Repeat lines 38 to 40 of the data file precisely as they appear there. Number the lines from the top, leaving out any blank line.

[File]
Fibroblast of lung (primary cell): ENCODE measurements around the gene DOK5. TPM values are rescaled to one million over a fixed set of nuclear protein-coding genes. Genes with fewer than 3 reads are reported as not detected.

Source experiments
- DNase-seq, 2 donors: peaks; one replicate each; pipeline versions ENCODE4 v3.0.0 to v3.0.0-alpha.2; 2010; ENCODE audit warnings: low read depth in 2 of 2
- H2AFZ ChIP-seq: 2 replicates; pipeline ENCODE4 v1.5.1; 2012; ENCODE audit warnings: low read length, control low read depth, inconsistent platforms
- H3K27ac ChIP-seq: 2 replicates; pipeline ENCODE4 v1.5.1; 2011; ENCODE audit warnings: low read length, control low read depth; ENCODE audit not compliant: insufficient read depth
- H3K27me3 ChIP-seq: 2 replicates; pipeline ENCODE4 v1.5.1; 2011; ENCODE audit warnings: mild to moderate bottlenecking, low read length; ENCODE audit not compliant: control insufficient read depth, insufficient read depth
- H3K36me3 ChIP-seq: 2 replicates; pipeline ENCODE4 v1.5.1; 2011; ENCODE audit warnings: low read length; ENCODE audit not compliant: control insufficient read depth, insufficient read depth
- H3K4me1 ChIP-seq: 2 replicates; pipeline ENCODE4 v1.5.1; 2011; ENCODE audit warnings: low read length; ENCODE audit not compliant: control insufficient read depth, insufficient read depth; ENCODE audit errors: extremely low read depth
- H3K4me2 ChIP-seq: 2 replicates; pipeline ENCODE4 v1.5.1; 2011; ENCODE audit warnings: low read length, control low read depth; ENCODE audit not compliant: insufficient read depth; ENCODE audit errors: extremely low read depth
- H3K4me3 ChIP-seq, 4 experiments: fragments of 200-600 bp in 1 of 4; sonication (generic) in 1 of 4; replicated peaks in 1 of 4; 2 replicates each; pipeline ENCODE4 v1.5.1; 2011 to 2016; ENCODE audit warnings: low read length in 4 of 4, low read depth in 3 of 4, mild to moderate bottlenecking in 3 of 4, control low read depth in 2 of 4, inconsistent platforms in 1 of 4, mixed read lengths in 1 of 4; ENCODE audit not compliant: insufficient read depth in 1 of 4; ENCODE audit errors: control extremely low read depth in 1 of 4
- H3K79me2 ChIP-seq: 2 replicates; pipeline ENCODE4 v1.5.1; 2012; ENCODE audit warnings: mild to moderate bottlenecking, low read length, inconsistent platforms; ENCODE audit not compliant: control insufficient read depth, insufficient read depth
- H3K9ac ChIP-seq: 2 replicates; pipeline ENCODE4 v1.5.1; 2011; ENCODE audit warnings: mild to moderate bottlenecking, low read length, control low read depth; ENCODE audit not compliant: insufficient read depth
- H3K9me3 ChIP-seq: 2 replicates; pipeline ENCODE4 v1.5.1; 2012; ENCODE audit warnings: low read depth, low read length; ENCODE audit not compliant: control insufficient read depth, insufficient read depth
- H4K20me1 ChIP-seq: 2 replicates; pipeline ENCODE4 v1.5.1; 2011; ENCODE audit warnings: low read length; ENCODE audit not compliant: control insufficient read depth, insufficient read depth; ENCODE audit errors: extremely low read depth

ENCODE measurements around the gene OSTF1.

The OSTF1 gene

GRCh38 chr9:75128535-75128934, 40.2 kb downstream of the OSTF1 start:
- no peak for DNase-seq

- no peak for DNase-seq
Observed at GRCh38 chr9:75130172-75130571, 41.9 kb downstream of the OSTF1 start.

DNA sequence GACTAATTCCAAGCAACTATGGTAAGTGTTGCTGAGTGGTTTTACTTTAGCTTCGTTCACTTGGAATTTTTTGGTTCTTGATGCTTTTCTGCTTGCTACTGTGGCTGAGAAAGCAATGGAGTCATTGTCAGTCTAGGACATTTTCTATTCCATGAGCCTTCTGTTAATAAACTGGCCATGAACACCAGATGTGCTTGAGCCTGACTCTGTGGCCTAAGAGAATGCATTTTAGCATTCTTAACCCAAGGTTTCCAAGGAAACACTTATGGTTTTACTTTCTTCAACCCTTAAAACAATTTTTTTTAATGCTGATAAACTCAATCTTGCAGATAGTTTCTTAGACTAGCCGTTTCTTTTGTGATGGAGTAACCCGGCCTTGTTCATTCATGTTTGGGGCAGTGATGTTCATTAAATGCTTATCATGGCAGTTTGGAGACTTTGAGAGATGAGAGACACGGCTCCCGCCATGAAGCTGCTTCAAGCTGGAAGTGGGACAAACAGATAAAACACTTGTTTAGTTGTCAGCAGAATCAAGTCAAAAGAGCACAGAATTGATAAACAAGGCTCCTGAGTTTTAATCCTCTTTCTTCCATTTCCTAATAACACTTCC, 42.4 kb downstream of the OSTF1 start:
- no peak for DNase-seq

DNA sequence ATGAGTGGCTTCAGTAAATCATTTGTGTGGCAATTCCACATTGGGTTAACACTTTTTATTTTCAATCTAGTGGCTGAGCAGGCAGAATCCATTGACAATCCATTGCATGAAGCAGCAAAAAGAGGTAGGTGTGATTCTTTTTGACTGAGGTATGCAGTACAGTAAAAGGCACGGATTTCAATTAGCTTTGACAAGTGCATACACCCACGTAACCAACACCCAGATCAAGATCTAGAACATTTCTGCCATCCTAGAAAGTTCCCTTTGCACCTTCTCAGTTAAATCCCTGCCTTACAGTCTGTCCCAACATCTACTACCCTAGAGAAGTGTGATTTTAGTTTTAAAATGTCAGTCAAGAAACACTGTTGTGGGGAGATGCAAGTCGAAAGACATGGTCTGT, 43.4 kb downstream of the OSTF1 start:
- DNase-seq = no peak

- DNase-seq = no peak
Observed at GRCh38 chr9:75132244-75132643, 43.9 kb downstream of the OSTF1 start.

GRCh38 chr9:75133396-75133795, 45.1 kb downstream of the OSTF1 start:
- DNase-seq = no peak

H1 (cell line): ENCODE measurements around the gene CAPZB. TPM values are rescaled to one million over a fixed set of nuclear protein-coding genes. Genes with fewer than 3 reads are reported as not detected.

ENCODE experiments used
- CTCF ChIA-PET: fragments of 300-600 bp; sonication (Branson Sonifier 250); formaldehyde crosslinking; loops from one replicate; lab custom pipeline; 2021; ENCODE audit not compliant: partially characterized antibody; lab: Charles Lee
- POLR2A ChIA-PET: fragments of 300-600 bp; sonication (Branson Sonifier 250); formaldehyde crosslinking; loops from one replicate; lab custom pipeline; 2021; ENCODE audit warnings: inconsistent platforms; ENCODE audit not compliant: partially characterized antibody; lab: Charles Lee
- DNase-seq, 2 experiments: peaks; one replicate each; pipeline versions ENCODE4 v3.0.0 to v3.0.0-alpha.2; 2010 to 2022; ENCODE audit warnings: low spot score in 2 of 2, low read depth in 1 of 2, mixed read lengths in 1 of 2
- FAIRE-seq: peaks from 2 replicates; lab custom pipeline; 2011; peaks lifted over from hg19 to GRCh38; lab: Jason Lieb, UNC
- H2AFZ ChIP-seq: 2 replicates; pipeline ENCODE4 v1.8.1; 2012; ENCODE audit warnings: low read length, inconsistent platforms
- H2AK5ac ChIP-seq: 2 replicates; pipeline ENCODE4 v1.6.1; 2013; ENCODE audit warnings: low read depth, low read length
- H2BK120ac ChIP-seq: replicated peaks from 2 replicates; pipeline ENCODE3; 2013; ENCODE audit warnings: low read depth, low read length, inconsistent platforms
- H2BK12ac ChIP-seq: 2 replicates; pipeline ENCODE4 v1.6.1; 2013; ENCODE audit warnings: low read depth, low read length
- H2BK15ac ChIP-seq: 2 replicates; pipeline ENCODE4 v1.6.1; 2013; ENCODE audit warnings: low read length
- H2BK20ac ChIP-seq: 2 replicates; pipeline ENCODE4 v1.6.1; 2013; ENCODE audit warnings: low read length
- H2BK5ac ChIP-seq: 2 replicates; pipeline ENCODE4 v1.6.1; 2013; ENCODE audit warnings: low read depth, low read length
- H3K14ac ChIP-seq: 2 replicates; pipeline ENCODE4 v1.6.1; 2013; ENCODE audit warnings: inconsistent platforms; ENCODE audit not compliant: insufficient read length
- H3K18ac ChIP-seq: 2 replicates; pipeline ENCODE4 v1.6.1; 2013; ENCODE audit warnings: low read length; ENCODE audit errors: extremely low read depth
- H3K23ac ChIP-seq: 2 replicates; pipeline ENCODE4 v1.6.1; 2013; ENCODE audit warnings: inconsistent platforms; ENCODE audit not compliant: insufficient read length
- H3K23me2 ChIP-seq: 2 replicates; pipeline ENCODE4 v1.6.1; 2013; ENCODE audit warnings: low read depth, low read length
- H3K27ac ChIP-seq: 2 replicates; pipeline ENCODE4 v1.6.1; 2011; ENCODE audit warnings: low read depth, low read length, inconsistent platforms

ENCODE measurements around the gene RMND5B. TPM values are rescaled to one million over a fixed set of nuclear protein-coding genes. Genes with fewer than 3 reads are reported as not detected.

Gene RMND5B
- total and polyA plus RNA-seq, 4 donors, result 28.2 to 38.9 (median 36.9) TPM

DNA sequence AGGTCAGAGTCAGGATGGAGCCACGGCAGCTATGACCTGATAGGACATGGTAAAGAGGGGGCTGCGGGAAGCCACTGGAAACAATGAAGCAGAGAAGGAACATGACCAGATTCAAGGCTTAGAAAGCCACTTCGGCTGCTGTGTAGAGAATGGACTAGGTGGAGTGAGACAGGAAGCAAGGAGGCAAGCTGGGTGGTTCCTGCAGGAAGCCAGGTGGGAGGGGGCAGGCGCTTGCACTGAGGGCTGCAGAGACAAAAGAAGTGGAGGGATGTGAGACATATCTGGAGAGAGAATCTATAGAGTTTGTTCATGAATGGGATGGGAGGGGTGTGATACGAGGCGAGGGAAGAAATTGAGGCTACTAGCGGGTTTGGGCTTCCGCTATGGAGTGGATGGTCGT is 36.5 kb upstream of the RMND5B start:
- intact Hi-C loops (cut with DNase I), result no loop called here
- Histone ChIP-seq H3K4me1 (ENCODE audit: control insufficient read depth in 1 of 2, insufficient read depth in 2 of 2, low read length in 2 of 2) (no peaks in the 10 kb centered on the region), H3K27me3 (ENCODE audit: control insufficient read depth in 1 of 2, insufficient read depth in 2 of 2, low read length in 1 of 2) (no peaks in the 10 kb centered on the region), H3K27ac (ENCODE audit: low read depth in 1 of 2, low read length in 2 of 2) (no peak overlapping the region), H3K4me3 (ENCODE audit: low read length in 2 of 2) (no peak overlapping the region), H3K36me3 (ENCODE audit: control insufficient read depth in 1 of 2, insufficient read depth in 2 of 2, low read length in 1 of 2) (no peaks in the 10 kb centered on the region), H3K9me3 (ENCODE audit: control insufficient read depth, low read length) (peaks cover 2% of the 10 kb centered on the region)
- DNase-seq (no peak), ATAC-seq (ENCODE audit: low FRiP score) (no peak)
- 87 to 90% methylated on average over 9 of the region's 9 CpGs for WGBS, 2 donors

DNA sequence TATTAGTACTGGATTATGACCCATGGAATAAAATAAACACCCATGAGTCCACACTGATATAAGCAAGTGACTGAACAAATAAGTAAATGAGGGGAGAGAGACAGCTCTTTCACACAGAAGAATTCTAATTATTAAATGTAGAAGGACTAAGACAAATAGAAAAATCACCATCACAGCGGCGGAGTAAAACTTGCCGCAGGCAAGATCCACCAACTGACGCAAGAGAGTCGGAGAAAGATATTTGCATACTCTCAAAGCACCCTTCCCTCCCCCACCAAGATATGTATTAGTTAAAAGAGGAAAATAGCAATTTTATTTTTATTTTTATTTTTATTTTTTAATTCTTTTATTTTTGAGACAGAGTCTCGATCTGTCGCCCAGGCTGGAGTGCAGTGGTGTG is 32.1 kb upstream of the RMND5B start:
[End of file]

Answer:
- H2BK12ac ChIP-seq: 2 replicates; pipeline ENCODE4 v1.6.1; 2013; ENCODE audit warnings: low read depth, low read length
- H2BK15ac ChIP-seq: 2 replicates; pipeline ENCODE4 v1.6.1; 2013; ENCODE audit warnings: low read length
- H2BK20ac ChIP-seq: 2 replicates; pipeline ENCODE4 v1.6.1; 2013; ENCODE audit warnings: low read length